Batesville Herald Tribune, Batesville, Indiana

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January 24, 2014

Attorney's book explores his specialty

Batesville attorney William J. “B.J.” Kelley II of the Craig, Kelley & Faultless law firm decided to write a book entitled “Soft Tissue Injuries and Hard Ball Tactics” because “no matter what I did or what I personally told people about how things really are, there was still a huge disconnect between what most people believe, and what really happens to people who have been injured in wrecks.” He wanted to convey “the real give-and-take that occurs between insurance companies, attorneys and people who’ve been injured.”

The book also answers questions he’s been asked by physicians and chiropractors regarding the application of the various insurance coverages after a crash. “There are a lot of misconceptions out there. For instance, some people think that you can’t, or shouldn’t, use your own health insurance after you’ve been in a wreck – and that’s just not true.”

The 92-page book, published last April and available through online vendors, took about four months to complete on his office computer, on weekends and at home. “I organized the book by topic in outline form and then went from there. I wanted it to be well organized into chapters, sections and subsections so that someone who wanted to answer a particular question could go right to that section.”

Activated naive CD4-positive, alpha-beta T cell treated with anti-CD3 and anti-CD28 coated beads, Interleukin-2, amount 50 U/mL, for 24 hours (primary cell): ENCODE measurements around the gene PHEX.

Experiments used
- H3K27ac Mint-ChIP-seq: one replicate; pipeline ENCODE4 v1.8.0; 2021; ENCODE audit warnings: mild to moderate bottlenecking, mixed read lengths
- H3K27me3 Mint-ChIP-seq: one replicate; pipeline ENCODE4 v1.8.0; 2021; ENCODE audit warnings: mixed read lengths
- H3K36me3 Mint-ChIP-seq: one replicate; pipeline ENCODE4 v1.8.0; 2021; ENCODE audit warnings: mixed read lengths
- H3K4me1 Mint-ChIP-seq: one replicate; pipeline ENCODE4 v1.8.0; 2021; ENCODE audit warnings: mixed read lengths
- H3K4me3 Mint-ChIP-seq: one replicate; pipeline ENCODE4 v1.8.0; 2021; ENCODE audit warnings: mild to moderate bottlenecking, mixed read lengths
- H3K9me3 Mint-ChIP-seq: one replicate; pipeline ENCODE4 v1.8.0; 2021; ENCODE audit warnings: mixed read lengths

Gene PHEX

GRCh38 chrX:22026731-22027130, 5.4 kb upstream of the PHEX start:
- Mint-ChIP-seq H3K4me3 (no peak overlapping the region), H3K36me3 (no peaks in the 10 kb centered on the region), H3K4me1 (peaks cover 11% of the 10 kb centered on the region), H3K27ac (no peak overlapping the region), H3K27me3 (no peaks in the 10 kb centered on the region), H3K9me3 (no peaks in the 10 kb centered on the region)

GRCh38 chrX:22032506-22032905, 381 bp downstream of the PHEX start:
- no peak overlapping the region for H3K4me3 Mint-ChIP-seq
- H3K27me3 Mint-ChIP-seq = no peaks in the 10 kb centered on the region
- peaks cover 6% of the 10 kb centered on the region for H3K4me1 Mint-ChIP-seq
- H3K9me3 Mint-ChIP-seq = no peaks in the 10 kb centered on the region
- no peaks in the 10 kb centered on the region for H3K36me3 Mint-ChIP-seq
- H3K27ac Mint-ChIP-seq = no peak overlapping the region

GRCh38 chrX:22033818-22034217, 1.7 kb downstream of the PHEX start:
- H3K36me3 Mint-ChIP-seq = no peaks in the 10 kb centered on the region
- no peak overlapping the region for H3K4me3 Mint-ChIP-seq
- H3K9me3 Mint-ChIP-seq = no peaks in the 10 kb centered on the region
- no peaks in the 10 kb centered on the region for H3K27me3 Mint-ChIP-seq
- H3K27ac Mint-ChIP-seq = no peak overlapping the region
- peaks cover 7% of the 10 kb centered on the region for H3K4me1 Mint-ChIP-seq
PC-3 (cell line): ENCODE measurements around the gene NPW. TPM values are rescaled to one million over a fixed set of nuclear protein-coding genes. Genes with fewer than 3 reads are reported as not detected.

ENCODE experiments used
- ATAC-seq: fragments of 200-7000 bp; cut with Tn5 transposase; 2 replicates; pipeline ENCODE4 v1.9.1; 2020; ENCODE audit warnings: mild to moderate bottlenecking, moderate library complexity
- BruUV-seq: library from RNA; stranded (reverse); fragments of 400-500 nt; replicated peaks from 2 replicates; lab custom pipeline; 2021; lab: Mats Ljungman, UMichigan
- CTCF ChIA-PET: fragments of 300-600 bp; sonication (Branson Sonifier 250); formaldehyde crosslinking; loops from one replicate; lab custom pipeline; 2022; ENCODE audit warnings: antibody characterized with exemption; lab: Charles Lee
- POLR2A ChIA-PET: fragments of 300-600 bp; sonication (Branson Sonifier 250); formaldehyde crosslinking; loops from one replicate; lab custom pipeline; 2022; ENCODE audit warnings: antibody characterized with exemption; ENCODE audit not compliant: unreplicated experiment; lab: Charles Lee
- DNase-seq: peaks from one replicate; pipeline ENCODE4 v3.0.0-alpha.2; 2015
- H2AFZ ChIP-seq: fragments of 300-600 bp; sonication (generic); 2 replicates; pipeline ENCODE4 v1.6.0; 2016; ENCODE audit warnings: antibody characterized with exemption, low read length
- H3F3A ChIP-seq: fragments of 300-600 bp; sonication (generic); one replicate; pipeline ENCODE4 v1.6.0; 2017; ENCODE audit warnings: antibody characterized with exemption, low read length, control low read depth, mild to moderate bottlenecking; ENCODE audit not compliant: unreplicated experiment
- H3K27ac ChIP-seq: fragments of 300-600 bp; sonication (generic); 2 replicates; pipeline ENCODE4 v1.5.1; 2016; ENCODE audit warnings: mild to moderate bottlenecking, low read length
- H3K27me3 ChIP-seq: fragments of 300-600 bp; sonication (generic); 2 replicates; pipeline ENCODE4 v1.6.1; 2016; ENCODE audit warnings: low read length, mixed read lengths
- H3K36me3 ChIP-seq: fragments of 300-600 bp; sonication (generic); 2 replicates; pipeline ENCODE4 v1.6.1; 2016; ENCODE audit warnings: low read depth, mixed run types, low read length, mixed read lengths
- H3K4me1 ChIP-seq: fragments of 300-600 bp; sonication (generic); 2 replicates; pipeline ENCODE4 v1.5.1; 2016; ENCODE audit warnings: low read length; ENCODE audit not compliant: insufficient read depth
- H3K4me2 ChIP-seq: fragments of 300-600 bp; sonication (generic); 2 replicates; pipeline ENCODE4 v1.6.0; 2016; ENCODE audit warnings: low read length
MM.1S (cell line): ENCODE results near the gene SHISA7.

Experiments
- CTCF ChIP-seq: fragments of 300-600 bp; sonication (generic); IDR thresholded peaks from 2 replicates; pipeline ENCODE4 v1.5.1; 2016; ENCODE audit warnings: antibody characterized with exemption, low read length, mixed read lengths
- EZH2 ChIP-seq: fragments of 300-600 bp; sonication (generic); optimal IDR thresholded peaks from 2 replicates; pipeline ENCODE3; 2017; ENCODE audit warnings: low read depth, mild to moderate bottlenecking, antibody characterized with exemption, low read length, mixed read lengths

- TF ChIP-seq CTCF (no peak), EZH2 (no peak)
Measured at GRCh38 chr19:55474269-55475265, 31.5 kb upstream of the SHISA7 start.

The most challenging aspects of writing “Soft Tissue Injuries and Hard Ball Tactics” were the time-consuming research and footnotes. Kelley reports, “I mostly used textbooks and other books, scholarly articles and Web sites with access to medical and engineering articles .... It was a good exercise to go through. Sometimes I knew something was true, but still needed to prove it, which was ultimately important for the book’s credibility.”

Why the book should be read: Because it addresses a topic that many people think they know and understand, but really don’t. We’ve become so inundated by television commercials and 15-second sound bites that are pushed on us by corporations with huge abilities to spend money that we often form opinions about things based on what is essentially advertising. So, we believe what the big companies want us to believe, which isn’t necessarily a good thing.

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